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Gnats Explode For 13 Runs In Win07/28/2009 1:12 AM ET
By Mike Passanisi / Savannah Sand Gnats
GREENSBORO, N.C. - The Sand Gnats ended their three-game slide in emphatic fashion with a, 13-7, win over the Greensboro Grasshoppers Monday night. After a one hour, 30-minute delay, the Gnats defeated the 'Hoppers in a game that finished just minutes before midnight.
It's the first four-homer game for the Gnats since June 30, 2007 when the Gnats hit four versus the Columbus Catfish at Grayson Stadium. Josh Satin started the homer parade in the first with a solo shot to give the Gnats a, 1-0 lead. After Greensboro (9-21, 46-54) took the lead in the second, the Gnats took it right back in the top of the third.
A seven-run fifth broke it open for Savannah as they sent 13 men to the plate. Teammates at Stanford, Joey August and Sean Ratliff each hit two-run home runs in the inning, which tied a season high for the most runs scored in one inning. After 4.5 innings, the Sand Gnats led 11-3.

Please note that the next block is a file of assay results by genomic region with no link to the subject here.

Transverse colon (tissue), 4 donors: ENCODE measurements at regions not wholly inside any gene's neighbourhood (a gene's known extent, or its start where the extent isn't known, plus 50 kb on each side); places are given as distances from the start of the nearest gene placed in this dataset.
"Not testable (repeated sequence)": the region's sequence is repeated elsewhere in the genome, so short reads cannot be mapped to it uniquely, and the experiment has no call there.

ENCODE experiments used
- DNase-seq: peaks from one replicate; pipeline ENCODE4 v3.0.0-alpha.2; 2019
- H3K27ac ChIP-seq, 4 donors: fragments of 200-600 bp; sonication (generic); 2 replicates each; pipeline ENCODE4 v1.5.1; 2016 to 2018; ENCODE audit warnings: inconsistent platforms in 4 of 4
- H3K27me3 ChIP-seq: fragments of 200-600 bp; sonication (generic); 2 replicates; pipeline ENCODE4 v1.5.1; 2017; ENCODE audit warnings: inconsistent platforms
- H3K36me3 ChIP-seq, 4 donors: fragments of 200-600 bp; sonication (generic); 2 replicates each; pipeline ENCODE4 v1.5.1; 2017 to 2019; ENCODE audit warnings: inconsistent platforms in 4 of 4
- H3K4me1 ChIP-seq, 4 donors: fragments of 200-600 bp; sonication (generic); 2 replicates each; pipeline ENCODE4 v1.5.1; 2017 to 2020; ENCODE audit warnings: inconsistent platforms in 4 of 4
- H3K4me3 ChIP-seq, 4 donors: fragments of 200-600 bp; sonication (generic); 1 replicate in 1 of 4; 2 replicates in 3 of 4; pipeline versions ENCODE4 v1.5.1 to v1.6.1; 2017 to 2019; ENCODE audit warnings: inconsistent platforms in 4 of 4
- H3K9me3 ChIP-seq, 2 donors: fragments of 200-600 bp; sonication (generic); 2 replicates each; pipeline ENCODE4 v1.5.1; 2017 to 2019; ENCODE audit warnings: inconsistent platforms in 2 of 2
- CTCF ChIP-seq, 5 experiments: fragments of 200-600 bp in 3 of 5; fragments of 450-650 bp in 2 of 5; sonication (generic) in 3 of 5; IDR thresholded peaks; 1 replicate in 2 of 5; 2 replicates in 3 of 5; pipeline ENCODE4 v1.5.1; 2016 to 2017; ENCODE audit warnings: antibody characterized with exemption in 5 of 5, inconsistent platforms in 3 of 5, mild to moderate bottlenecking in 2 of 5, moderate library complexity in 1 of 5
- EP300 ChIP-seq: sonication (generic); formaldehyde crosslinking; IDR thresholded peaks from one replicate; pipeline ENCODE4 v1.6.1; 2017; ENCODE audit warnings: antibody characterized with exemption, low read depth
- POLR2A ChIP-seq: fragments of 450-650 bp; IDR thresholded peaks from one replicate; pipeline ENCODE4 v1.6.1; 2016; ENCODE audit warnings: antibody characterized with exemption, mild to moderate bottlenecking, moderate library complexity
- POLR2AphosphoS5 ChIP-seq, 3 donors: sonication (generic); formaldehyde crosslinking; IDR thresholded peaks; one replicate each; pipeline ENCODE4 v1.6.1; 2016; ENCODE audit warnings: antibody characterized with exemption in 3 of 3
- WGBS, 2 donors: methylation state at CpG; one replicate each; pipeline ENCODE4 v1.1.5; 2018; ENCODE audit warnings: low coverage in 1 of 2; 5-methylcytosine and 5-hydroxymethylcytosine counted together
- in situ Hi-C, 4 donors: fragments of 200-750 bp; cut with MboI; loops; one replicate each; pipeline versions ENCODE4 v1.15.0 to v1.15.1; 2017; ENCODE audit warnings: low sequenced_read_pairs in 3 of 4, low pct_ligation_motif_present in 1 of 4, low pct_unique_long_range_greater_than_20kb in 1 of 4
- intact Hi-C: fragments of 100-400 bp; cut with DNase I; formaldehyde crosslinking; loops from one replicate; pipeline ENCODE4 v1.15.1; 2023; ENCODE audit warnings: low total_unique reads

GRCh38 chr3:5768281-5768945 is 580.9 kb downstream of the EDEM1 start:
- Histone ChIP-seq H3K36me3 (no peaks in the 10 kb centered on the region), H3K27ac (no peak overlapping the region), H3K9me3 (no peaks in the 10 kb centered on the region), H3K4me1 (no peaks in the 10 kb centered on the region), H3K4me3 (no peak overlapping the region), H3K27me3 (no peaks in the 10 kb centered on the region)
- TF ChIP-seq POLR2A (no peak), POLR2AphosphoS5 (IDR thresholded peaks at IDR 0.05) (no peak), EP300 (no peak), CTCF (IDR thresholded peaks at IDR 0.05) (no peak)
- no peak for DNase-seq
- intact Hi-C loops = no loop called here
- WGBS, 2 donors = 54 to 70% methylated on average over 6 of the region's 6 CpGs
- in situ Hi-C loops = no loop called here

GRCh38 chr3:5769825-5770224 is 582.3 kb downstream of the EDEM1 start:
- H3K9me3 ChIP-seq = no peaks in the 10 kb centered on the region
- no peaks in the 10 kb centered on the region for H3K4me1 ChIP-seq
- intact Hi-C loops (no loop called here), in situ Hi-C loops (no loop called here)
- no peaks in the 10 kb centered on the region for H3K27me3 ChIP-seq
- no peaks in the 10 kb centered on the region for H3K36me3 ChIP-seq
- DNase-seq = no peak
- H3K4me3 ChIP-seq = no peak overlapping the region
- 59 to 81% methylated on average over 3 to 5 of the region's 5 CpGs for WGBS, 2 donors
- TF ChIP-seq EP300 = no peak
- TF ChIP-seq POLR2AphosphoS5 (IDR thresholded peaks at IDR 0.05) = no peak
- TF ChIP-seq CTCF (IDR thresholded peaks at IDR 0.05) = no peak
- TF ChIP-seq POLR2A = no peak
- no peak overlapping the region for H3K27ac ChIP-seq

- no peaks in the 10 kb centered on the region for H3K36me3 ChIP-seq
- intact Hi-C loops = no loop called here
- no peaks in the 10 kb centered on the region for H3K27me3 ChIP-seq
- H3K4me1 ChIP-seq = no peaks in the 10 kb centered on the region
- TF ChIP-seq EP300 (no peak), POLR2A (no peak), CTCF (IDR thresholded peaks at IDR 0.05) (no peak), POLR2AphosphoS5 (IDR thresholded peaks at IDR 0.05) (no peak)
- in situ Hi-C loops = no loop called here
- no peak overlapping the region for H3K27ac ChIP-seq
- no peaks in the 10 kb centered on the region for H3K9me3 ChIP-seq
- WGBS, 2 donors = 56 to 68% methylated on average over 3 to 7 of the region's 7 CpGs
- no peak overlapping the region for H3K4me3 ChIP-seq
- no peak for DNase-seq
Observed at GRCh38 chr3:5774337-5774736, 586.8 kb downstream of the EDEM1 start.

Greensboro would add runs off starter Chris Schwinden (8-5) late in the game. Schwinden fanned six batters in six innings and allowed six runs (five earned). His eight wins ties him for the team lead with 19-year-old Jeurys Familia.
Raul Reyes added the Gnats fourth home run in the seventh with a solo shot to right field. Ratliff's home run extended his hitting streak to 13 games, which is tied for the longest active streak in the SAL. Satin finished a triple shy of the cycle, going 3-for-5 with two RBI to extend his streak to seven games. He's hitting 14-for-27 (518) during the streak.
Savannah had six players record multi-hit games in the win with Satin leading the way with his three hits. The 13 runs are the most for the Gnats since they put up 18 runs on 19 hits in Augusta on April 18.
The Sand Gnats (17-14, 52-49) continue their four-game series with the Grasshoppers at 7:05 p.m. Tuesday night. LHP Robert Carson (7-7, 2.53), who was skipped last time through the rotation, will make the start for the Gnats looking for his eighth win.
This story was not subject to the approval of the National Association of Professional Baseball Leagues or its clubs.